With Halloween fast approaching, it’s only fitting that astronomers have spotted some galaxies behaving very strangely. New research based on NASA and ESA Hubble Telescope observations has raised new questions about these spooky galaxies and the ultra-mysterious stuff known as dark matter.
Galaxy clusters — which are literally just conglomerates of many galaxies — contain one special galaxy at their core, called the “brightest cluster galaxy” (BCG). According to the currently accepted standard model of dark matter, after a chaotic event like a merger, that hearty BCG should remain in the cluster’s center, unbothered. Theoretically, the gravitational influence of dark matter should keep the BCGs in place, but recent Hubble data suggest this might not actually be the case.
In a new study published in the Monthly Notices of the Royal Astronomical Society, a team of astronomers explains some unusual behavior they’ve recently observed in galaxy clusters. Most notably, they discovered that BCGs have a hard time calming down after a turbulent event — instead of remaining fixed, they might “wobble” around the center of mass within the galaxy cluster. As someone with an anxiety disorder, I find the inability to calm down after literally anything stressful very relatable. I am oddly comforted by these anxious galaxies, wobbling around in the void.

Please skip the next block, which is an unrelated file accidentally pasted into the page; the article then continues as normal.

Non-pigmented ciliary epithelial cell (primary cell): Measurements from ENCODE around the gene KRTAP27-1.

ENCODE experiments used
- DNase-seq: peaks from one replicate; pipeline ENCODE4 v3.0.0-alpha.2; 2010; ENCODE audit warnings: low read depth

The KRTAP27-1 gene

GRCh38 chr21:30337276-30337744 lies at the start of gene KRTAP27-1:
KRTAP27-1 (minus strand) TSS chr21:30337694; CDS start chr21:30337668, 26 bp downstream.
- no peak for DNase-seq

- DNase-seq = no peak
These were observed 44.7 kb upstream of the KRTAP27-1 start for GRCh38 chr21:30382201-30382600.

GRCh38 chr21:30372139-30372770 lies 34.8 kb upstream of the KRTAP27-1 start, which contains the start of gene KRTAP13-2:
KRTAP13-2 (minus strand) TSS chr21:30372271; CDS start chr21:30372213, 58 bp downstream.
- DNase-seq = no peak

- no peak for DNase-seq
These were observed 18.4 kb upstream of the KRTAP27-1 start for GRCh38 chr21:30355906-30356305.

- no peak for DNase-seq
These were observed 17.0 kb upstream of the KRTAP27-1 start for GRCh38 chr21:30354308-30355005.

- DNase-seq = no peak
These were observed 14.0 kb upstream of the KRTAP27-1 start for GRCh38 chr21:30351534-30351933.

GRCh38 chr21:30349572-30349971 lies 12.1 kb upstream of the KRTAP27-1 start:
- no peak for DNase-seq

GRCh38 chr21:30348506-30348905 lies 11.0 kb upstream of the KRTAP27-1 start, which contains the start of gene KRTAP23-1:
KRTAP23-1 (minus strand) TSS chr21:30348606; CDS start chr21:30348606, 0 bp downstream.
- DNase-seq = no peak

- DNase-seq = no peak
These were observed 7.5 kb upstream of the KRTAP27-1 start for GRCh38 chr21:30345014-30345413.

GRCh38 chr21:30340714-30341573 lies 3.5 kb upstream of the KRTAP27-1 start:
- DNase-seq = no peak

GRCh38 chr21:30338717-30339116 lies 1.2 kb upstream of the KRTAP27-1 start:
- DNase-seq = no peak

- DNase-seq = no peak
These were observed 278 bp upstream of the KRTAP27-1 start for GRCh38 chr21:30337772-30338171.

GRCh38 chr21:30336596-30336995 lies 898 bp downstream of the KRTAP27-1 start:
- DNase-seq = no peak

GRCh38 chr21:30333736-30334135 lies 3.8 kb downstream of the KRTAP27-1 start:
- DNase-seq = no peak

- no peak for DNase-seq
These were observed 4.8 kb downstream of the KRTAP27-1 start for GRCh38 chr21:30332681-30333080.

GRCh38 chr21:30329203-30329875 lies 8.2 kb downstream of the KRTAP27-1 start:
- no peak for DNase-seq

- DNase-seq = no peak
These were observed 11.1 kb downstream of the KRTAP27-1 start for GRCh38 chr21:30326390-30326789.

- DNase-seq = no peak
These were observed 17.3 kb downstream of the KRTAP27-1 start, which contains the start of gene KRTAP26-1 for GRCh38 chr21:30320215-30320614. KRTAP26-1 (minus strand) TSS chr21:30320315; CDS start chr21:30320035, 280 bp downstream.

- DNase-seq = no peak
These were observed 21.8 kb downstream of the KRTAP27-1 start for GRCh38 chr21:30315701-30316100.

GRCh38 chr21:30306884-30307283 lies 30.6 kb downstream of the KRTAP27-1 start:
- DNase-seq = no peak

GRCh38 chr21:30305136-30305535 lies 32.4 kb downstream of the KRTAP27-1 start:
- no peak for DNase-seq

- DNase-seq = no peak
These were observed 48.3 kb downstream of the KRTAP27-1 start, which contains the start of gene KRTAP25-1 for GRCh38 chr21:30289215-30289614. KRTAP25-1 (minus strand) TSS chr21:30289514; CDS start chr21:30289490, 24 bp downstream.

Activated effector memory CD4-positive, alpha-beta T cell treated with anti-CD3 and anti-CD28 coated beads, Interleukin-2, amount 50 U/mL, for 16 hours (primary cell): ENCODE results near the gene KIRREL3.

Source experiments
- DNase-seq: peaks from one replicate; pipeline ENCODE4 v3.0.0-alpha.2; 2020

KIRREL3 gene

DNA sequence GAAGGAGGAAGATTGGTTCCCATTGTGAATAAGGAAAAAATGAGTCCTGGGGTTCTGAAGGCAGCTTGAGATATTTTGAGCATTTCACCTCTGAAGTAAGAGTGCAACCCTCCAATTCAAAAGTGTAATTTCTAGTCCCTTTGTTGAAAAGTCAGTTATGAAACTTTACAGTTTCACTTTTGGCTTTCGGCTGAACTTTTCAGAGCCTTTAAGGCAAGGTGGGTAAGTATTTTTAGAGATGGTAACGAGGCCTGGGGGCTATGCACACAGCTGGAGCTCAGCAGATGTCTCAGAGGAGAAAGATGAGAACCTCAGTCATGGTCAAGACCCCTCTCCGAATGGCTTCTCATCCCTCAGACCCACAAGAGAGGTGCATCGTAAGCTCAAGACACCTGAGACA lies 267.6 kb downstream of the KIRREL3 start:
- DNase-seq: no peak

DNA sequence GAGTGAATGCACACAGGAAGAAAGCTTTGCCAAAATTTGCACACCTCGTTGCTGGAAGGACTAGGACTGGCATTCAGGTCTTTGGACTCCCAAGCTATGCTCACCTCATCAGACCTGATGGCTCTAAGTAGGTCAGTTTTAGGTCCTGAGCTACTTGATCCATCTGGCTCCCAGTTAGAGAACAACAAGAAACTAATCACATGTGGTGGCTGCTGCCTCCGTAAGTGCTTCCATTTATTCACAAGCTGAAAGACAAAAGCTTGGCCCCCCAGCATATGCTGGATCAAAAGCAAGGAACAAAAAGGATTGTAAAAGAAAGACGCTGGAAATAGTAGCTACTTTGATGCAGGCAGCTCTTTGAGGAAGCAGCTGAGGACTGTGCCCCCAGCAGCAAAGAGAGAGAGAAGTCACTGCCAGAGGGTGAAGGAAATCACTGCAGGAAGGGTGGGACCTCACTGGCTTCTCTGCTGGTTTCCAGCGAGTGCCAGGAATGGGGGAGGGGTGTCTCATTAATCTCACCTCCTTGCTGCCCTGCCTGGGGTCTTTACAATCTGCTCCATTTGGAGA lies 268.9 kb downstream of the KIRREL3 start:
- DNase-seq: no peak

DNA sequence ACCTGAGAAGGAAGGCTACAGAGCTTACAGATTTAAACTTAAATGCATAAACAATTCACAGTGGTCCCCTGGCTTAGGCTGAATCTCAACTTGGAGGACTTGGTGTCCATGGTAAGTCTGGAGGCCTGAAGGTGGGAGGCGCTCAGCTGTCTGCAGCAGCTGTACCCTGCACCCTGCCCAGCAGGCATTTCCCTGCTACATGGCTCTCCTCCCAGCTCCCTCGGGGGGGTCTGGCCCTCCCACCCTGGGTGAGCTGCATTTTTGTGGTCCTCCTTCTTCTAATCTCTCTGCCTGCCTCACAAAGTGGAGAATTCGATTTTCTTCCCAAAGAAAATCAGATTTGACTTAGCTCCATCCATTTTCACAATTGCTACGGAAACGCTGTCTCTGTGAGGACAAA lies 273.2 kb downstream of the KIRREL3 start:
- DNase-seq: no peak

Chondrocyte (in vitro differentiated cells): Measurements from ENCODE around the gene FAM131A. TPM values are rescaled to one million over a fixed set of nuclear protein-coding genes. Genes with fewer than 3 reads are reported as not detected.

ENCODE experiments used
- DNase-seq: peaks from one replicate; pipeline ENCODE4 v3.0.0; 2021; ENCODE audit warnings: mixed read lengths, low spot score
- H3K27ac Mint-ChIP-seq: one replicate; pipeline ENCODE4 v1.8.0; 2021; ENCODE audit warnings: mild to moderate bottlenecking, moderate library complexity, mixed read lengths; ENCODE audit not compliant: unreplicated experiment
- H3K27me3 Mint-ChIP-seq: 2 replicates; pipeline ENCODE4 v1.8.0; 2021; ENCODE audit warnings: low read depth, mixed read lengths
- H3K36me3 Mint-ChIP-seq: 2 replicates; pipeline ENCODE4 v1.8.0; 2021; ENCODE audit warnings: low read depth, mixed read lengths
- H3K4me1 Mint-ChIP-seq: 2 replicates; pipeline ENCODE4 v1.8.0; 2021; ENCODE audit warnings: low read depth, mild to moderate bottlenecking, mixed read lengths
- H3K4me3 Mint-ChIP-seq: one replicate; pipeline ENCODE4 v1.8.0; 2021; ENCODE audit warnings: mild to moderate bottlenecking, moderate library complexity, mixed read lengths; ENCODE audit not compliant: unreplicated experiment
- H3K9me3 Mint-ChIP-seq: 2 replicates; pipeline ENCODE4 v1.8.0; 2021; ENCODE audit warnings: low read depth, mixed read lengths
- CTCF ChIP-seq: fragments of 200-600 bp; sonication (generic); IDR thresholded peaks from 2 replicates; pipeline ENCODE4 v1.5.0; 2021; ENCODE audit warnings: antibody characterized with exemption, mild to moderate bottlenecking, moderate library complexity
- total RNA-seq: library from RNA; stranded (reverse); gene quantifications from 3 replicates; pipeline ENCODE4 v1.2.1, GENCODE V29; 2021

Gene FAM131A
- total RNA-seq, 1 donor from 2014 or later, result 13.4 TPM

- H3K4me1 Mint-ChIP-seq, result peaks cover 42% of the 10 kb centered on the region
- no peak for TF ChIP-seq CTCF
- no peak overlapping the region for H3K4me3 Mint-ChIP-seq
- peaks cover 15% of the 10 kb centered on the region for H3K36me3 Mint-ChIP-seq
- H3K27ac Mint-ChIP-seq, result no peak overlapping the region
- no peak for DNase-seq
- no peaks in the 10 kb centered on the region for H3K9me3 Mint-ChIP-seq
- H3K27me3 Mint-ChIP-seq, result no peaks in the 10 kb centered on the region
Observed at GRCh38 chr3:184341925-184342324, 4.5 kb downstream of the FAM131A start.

“We found that the BCGs wobble around center of the [dark matter] halos,” the study’s lead author David Harvey, astronomer at EPFL, Switzerland, said in a press release. “This indicates that, rather than a dense region in the centre of the galaxy cluster, as predicted by the cold dark matter model, there is a much shallower central density. This is a striking signal of exotic forms of dark matter right at the heart of galaxy clusters.”
Right now, scientists are unsure about how to classify this alleged “wobbling.” It might be a new behavior of dark matter — that mysterious material that makes up about 27% of the universe, but has never been directly observed. If wobbly galaxies are caused by this material, it could mean dark matter particles have the ability to interact with each other. This totally diverges from our current understanding of dark matter, so very smart people have a lot of explaining to do.
While this is far from a definitive answer about the way dark matter influences galaxies, at the very least, it opens the floor for new questions. For now, we can marvel at these cute, wobbly galaxies and wonder what could made them so upset. It’s okay, wobbly galaxies — we’re here for you.
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